“We continue to lament that North Carolina voters now have been deprived of a constitutional congressional districting plan — and, therefore, constitutional representation in Congress — for six years and three election cycles,” Judge James Wynn wrote. “To the extent allowing the General Assembly another opportunity to draw a remedial plan would further delay electing representatives under a constitutional districting plan, that delay weighs heavily against giving the General Assembly another such opportunity.”
Furthermore, the judges said that while North Carolina’s primaries took place in May, they’re hesitant to let voting continue this November in districts that the courts have rejected on two occasions. They raised the possibility that they would order that the maps be redrawn by mid-September, and suggested some unusual solutions. Per the Washington Post:
He proposed several unusual ideas: appointing a special master to draw new districts, holding general elections without party primaries or even turning the November elections into a primary and holding the general election sometime before the new Congress convenes in January.
But the court gave Republican state officials until August 31 to file briefs arguing why they should be given an opportunity to draw yet another map. One decent argument that doesn’t involve shameless partisanship: It would create chaos in the state, and the midterms in general. Gerry Cohen, who was director of bill drafting for the general assembly for decades, explained the bureaucratic issues to the New York Times:
If changes are made this year, Mr. Cohen said, significant bureaucratic miracles will have to be performed to meet a deadline of Sept. 22 for mailing absentee ballots to voters in the military and overseas.
Imagine it, Mr. Cohen said: New districts will have to be drawn. The courts — and perhaps the Supreme Court — will need time to rule on them. A filing period for candidates will have to open and close. The state will have to update its rolls to assign millions of voters to their new districts. And ballots will have to be printed. All before Sept. 22.
“I’m very sympathetic to the plaintiffs here, but it would be insane,” Mr. Cohen said, to try to meet that timetable.
The impact of Kennedy’s retirement
It’s likely that Republican legislators will seek an emergency stay from the Supreme Court, which currently has an even number of justices, since Justice Anthony Kennedy has retired and hearings for his likely replacement, Brett Kavanaugh, won’t start until September 4. If the Supreme Court comes down 4–4 on the stay, the lower court’s ruling will stand.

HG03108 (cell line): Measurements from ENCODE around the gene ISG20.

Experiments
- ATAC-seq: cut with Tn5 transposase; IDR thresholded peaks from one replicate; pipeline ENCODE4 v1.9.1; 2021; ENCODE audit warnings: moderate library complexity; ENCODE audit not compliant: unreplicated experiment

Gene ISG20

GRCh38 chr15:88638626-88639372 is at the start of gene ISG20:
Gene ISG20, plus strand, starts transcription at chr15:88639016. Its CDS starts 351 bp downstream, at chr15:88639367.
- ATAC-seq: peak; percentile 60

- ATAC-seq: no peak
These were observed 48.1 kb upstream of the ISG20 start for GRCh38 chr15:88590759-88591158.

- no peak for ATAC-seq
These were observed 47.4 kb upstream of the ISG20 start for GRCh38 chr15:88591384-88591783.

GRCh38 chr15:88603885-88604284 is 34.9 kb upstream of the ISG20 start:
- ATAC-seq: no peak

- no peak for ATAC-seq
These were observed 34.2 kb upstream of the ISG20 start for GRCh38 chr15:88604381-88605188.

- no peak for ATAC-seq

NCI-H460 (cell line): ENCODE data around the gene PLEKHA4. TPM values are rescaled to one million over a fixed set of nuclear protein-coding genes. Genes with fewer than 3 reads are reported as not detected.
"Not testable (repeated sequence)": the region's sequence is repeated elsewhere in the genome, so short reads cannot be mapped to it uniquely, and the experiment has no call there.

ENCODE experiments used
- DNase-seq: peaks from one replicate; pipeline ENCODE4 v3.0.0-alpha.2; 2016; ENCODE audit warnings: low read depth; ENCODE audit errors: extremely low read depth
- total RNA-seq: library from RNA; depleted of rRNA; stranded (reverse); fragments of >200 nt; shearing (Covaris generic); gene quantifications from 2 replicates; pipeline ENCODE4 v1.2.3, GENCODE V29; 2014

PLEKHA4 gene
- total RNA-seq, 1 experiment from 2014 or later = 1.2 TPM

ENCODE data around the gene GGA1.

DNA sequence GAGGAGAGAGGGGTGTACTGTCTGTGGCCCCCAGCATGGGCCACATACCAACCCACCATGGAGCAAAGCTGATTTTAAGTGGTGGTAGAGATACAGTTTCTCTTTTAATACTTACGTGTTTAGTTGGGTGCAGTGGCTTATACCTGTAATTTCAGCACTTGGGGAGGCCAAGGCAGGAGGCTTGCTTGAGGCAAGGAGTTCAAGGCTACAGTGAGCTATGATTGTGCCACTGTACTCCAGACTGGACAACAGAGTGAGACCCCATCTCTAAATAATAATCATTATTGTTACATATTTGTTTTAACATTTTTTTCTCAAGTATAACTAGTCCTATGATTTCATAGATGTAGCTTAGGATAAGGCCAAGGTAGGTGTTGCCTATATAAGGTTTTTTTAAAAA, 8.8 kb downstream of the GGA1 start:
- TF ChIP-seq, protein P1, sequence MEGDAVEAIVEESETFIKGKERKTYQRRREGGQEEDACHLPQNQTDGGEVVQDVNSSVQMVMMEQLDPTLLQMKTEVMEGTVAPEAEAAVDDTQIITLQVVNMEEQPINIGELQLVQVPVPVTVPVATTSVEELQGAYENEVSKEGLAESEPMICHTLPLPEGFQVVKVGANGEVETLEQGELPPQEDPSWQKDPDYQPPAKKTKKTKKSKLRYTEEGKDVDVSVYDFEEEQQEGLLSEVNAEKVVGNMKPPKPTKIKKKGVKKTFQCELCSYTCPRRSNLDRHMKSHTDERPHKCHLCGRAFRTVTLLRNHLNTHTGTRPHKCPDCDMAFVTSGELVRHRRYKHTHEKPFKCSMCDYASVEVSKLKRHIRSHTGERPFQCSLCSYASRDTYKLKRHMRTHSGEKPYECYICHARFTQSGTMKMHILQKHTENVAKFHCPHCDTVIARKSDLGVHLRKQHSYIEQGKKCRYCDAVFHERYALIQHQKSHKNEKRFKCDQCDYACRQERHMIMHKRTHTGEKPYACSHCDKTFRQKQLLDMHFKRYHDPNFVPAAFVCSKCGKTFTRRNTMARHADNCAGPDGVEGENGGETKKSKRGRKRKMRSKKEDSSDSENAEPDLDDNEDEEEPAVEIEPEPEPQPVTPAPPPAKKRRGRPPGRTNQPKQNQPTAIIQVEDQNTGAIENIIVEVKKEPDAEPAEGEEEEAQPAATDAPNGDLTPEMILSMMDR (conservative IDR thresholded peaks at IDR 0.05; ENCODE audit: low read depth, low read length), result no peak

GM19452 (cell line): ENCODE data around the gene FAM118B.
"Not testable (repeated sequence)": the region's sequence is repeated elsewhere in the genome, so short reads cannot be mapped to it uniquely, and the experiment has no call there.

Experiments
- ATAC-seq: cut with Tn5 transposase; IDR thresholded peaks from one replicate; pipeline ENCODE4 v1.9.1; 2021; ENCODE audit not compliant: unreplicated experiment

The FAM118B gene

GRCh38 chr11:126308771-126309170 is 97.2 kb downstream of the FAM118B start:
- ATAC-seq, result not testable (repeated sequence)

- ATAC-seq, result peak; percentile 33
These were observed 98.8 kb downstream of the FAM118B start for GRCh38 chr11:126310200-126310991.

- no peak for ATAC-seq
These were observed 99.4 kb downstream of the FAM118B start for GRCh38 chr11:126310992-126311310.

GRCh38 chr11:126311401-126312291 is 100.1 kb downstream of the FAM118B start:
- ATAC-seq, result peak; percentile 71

As the Times notes, the Court is currently split between “four conservatives who have expressed skepticism about the court’s ability to tinker with political maps, and four more liberal justices who have argued that it has that ability.” Chief Justice John Roberts is seen as the potential swing vote who could side with the Court’s liberals to end partisan gerrymanders — but that doesn’t seem very likely, since during the last term he expressed concerns about involving the Court in political matters.
Beyond the midterms
The lower court’s affirmation that partisan gerrymandering is unconstitutional increases the likelihood that the Supreme Court will finally take up the issue. Those in favor of gerrymandering reform believe the case may be their best opportunity to rein in partisan gerrymandering, since GOP legislators were so clear about their motives.
Common Cause, one of the groups challenging the maps, called Monday’s decision a victory.
“Common Cause and our partners in this lawsuit took the fight to politicians who manipulate our democracy and we won,” said Karen Hobert Flynn, the group’s president. “We anticipate an appeal and are ready to turn legislators’ brazen partisan gerrymander into a historic ruling in the Supreme Court to end the practice nationwide.”
But the prospects of the Supreme Court putting a stop to partisan gerrymandering after Kavanaugh’s confirmation are grim. In fact, the Court may even roll back state-level efforts to prevent partisan gerrymandering by taking redistricting power out of legislators’ hands. Kennedy sided with liberals when the Court upheld Arizona’s independent redistricting commission in 2015, and nothing in Kavanaugh’s record suggests he’s eager to advance voting rights protections.